Archives For Brain death

Life Site News Article

Definition of Irreversible Coma
A Definition of Irreversible Coma

LifeSite News Article

Is it morally permissible to harvest the organs of a person in a coma declared “brain dead” by doctors? 

Why and when did organ transplantation first come about?

And what is the Church’s teaching on using organs from a person deemed to be “brain dead”?

Doyen Nguyen, M.D., S.T.L., is a physician specialized in hematopathology and a moral theologian. She is currently pursuing her doctorate in theology at the Pontifical University of St. Thomas Aquinas (Angelicum) in Rome. Her research is quite extensive and it is featured on

Doyen Nguyen during an in-depth interview with the Italian magazine Radici Cristiane (Link), where she blames a “consumerist culture” for causing many to accept the idea of “brain death,” a term she refers to as an incoherent, “medical fiction.

Nguyen refutes the invention of the term “brain death” to describe someone in an “irreversible coma” by arguing that the term “irreversible coma” itself “indicates that the patient is alive, for the simple reason that only a living person can become comatose or remain comatose. In other words, it would be an oxymoron to say that a corpse is in coma!”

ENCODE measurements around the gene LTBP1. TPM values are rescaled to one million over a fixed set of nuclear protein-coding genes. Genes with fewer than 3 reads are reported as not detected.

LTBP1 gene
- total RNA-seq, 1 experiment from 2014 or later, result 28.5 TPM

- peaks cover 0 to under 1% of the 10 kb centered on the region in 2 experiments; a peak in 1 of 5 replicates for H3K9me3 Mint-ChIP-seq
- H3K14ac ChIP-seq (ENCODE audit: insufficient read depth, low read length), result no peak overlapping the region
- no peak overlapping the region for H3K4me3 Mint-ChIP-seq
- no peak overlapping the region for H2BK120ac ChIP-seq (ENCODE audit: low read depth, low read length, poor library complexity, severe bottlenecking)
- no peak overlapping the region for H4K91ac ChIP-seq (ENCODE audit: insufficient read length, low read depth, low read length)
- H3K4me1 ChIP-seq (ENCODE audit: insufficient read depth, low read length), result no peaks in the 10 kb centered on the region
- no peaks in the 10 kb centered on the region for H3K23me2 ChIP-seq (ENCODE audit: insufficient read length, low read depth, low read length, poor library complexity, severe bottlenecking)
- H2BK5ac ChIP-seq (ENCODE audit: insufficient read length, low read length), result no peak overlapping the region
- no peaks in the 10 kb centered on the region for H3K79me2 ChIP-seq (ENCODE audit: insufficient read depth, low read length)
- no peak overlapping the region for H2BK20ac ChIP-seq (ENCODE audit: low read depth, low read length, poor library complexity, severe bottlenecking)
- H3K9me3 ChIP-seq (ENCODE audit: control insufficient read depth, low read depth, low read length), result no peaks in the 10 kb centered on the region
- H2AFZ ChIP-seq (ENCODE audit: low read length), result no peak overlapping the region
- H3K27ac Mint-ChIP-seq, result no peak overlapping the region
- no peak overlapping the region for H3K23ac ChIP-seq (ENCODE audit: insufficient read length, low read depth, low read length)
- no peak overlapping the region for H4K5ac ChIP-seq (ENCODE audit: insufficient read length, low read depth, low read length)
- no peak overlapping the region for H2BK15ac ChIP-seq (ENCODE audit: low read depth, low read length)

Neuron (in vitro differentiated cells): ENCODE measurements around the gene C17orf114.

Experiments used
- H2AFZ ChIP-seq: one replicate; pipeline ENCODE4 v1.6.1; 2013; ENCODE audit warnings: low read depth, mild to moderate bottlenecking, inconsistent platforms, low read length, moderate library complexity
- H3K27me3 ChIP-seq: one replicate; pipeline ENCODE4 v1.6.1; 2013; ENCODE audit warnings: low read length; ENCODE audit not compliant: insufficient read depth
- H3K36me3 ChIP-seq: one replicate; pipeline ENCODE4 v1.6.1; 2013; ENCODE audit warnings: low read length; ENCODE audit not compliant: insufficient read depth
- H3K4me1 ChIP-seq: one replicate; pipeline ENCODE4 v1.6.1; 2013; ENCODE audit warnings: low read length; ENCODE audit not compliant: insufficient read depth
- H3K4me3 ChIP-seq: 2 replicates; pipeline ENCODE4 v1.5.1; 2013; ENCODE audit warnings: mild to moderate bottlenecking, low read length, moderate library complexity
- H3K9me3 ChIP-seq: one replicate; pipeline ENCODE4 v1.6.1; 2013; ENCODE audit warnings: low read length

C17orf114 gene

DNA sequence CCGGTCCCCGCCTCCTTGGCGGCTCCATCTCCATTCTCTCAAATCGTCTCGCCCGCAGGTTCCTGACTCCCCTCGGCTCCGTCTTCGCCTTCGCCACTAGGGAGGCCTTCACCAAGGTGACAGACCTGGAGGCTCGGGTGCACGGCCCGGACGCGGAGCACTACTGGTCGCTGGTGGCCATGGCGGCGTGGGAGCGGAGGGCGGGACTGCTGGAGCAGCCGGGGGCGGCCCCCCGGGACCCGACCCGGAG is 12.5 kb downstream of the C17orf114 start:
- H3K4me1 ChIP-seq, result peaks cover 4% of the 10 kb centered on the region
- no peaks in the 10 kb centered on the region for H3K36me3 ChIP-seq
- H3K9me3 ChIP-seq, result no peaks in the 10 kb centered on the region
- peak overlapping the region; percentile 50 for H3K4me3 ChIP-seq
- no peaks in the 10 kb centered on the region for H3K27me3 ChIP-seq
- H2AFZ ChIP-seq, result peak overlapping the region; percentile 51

When a doctor declares a comatose patient to be dead, that patient does not thereby become dead, she said. 

Well worth the time to read the entire article on LifeSite News.

Surprising Realty of Brain Death

This is a short video that speaks of one families hospital reality which is similar to what we experienced with my son, Jamie. Different outcome, their mom survived, but wow it is as if it is a movie script, that these OPO’s (Organ Procurement Organizations) are taught.

Surprising Realities of Brain Death

A couple of other things stood out to me in the article:

  1. The opening statement in the Harvard report which states: “Our primary purpose is to define irreversible coma as a new criterion for death.” Note however, the term “irreversible coma” itself indicates that the patient is alive, for the simple reason that only a living person can become comatose or remain comatose. In other words, it would be an oxymoron to say that a corpse is in coma!
  2. A nurse’s comment: What much of the public does not understand is that when they go into “harvest” those organs from a loved one, it will not be done after the person has physically died, (respirations and heart rate have both ceased, etc) or at a time when that person would no longer be capable of physically feeling that pain, but will be done when their body is still physically very much alive and they still will have the capacity to feel painful stimuli. The surgeons want “viable organs” and that means taking them when the host is still physically alive and tissue death has not yet set in or begun to happen. The thought of a loved one lying on that operating table, not able to speak, but very much feeling terrible pain as they are being dissected or cut into and their organs removed for harvesting is too terrible to even contemplate and I do not think that I would ever consent to such a thing for a loved one.